DIAMOND JUBILEE CONCERT

Special Guest: BOB CHILCOTT

JANE MURRAY: Conductor and Piano accompanist

ERIKA & ANDREW FAIRHEAD: Choir accompanists

GUEST INSTRUMENTALISTS:

RACHEL GROVES: Flute and Harp

CHRISTOPHER SMITH: Oboe

GRAEME MORRICE: Incidental percussionist

QUEEN’S CROSS CHURCH, ABERDEEN

Friday, 27 May 2016  

 by Alan Cooper

Founded in 1955 by Alex Elrick, their first conductor, the Aberdeen Orpheus Choir celebrates sixty years of successful music making this year. Kyle McCallum another past conductor for many years was present in Friday’s audience to enjoy the wide range of varied, colourful and reliably tuneful music that delighted the near capacity audience in Queen’s Cross Church.

The celebrity guest for this Diamond Jubilee Concert was the renowned choral conductor, composer and arranger, Bob Chilcott. He first came to my notice when he was listed as Robert Chilcott the young treble soloist on my record, which I still have, of a world famous recording made of Fauré’s Requiem in 1967. It was this recording that did much to popularise Fauré’s work in Great Britain.

As today’s programme informed us, Bob Chilcott was described in The Observer as “a contemporary hero of British choral music”. A former member of the King’s Singers, Chilcott has conducted the choir of the Royal College of Music for seven years and he has been Principal Guest Conductor of the BBC Singers since 2002. His catalogue of works reflects his broad taste of musical styles and his love of writing for singers. As Jane Murray, the present conductor of the Orpheus Choir said, we were privileged in having Bob Chilcott take part in the Choir’s Diamond Jubilee celebrations.

It was Jane Murray who conducted the opening Medley of pieces from West Side Story. Starting with “Tonight”, the choir, with a rhythmically exciting piano accompaniment played in stirring style by Erika Fairhead, brought out all the richness and warmth of Bernstein’s music. The female chorus were in fine fettle in “I Feel Pretty” followed by a caressingly attractive performance of “One Hand, One Heart” with the full choir. The men were to the fore in “Maria” of course and then there was the full choir on top form with a rip roaring rhythmically exciting attack on “America”.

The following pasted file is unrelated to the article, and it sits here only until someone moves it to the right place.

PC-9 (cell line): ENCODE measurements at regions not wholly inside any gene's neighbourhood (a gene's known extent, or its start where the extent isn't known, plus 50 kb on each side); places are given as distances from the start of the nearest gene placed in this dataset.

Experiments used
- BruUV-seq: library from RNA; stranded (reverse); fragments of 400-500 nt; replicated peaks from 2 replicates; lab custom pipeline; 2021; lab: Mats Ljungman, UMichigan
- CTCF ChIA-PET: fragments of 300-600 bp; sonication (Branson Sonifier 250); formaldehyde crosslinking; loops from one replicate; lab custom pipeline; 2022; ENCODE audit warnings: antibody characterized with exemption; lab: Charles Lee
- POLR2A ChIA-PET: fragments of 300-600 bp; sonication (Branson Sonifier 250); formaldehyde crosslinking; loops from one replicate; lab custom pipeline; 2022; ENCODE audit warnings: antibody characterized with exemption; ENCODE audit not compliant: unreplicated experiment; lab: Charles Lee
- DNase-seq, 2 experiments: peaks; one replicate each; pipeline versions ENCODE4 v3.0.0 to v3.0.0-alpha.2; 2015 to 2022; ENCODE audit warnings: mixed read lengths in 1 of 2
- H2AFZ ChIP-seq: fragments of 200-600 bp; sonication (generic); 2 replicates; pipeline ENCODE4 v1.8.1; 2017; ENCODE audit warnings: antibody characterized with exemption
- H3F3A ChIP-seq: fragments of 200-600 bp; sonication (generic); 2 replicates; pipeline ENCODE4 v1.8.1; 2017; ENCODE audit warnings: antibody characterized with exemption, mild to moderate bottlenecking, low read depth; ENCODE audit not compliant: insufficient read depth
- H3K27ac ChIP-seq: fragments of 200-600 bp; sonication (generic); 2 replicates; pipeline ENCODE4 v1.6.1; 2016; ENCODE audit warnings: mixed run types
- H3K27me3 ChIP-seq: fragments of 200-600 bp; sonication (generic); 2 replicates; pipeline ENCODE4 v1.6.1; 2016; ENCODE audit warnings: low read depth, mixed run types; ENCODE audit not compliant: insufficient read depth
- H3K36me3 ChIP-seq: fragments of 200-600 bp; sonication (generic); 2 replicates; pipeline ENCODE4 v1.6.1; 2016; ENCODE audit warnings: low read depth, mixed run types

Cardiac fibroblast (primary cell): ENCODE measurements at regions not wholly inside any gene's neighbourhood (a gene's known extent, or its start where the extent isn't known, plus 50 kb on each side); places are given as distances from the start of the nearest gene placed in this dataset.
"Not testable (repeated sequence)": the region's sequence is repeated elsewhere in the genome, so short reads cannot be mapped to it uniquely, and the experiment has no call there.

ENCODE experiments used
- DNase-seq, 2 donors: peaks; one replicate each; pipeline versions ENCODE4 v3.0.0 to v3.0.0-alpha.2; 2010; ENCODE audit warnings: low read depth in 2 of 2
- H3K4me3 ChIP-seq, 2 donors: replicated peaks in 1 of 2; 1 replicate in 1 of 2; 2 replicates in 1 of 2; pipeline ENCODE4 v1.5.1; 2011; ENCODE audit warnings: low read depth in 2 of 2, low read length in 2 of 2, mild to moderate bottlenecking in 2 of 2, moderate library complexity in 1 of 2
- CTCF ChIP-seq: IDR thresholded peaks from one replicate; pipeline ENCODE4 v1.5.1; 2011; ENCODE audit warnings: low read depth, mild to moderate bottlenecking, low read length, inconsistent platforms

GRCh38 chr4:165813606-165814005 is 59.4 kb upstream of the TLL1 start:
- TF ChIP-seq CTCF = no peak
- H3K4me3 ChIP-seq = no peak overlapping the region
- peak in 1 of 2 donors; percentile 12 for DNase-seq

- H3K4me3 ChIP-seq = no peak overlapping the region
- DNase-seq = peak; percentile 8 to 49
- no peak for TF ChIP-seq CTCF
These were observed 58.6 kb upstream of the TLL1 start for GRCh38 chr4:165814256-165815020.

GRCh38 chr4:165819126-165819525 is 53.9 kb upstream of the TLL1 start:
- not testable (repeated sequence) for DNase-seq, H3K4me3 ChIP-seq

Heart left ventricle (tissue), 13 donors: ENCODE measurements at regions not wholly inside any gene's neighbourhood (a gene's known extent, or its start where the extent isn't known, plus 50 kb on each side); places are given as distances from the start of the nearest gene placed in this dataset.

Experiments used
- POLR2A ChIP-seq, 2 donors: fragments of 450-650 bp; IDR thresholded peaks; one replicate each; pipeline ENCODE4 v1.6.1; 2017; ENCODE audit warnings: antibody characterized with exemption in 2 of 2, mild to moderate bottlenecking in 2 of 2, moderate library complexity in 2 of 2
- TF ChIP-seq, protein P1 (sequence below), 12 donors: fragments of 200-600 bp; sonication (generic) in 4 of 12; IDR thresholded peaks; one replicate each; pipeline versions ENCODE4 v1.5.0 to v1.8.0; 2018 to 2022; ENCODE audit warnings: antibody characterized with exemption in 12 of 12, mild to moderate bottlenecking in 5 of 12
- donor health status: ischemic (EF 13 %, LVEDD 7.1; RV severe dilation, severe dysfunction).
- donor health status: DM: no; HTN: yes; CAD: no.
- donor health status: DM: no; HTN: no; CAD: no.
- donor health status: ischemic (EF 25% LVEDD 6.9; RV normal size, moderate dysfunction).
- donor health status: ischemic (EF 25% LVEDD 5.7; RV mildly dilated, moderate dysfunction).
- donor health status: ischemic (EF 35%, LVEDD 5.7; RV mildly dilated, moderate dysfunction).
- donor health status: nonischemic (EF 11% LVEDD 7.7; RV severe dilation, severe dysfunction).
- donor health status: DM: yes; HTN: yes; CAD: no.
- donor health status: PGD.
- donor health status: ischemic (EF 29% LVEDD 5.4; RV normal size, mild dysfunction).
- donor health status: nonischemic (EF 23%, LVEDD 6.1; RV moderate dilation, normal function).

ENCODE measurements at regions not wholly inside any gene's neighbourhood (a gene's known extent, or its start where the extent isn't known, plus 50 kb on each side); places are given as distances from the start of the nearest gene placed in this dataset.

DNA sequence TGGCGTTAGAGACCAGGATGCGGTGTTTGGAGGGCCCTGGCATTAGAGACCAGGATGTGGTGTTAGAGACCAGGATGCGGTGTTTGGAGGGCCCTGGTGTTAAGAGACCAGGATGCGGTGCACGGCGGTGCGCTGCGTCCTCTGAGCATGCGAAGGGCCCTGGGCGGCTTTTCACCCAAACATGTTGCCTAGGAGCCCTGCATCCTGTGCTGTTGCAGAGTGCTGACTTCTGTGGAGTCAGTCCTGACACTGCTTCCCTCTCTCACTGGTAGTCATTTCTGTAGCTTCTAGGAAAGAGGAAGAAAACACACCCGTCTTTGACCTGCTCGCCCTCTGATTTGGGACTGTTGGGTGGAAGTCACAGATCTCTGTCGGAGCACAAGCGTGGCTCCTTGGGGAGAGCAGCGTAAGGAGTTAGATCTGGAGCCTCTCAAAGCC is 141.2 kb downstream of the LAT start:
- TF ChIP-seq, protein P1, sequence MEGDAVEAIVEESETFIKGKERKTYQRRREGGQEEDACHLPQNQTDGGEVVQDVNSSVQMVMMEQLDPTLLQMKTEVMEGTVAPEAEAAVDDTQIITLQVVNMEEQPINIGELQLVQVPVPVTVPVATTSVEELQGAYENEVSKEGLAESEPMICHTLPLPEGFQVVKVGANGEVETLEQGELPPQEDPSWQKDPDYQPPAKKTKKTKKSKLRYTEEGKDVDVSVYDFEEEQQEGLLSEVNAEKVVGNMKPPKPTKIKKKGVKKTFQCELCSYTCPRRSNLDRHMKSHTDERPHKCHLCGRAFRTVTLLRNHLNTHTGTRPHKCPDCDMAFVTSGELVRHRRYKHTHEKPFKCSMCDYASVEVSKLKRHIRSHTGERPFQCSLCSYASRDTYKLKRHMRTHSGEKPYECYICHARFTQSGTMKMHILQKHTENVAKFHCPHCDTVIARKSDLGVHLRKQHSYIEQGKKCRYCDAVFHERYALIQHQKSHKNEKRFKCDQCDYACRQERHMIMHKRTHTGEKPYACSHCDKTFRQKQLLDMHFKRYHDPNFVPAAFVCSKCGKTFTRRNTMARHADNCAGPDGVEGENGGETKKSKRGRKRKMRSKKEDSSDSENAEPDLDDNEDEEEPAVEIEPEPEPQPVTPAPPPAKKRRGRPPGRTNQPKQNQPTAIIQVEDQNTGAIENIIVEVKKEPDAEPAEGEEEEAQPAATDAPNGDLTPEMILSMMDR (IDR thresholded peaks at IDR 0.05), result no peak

Bob Chilcott took over as conductor for his own special arrangement of the “Londonderry Air”.  It had attractive vocal harmonies and counterpoints and the choir was well balanced along with the strong piano accompaniment.

The Skye Boat Song was an arrangement by the Choir’s founder Alex Elrick (1924 – 2007). Here the counter melody sung by the tenors was most impressive and Jane Murray, taking over the role of conductor once more, invited us all to take part in singing the melody. She followed this with another special Chilcott arrangement, the attractive American folk melody Shenandoah made to sound very polished in this version.

  Three songs from the Australian composer Ben van Tienen’s suite “Across the Dark” had a very lush piano accompaniment, (I note that van Tienen is himself a pianist). The singers had to work hard to get their words across but for the most part they succeeded.

To close the first half we all enjoyed the five movements from Chilcott’s “Songs and Cries of London Town” a wonderfully colourful vocal suite full of atmosphere. “Come Buy” throbbed with rhythmic excitement driven along by piano and with percussion, (drums and bell) played by Graeme Morrice. “London Bells” had a busy piano part that brought to life the hustle and bustle of London streets illustrating the dashing activities of the “maids in white aprons” mentioned by the choir.

“Composed upon Westminster Bridge” to a text by William Wordsworth had broad rich choral harmonies and finally in “Good Morrow!” the separate sections sung between male and female voices gave the music a special feeling of spaciousness.

The second half opened with “Over the Rainbow” from The Wizard of Oz. Christopher Hussey’s setting had very attractive piano writing but I found the vocal arrangement rather too fussy for this basically simple melody.

The choir however excelled in their only unaccompanied piece, Rheinberger’s Abendleid – beautiful harmonies splendidly well sung. Possibly even more attractive was Eric Whitacre’s “The Seal Lullaby” Here was the perfect balance of piano and choir in a really fine atmospheric setting of words by Rudyard Kipling.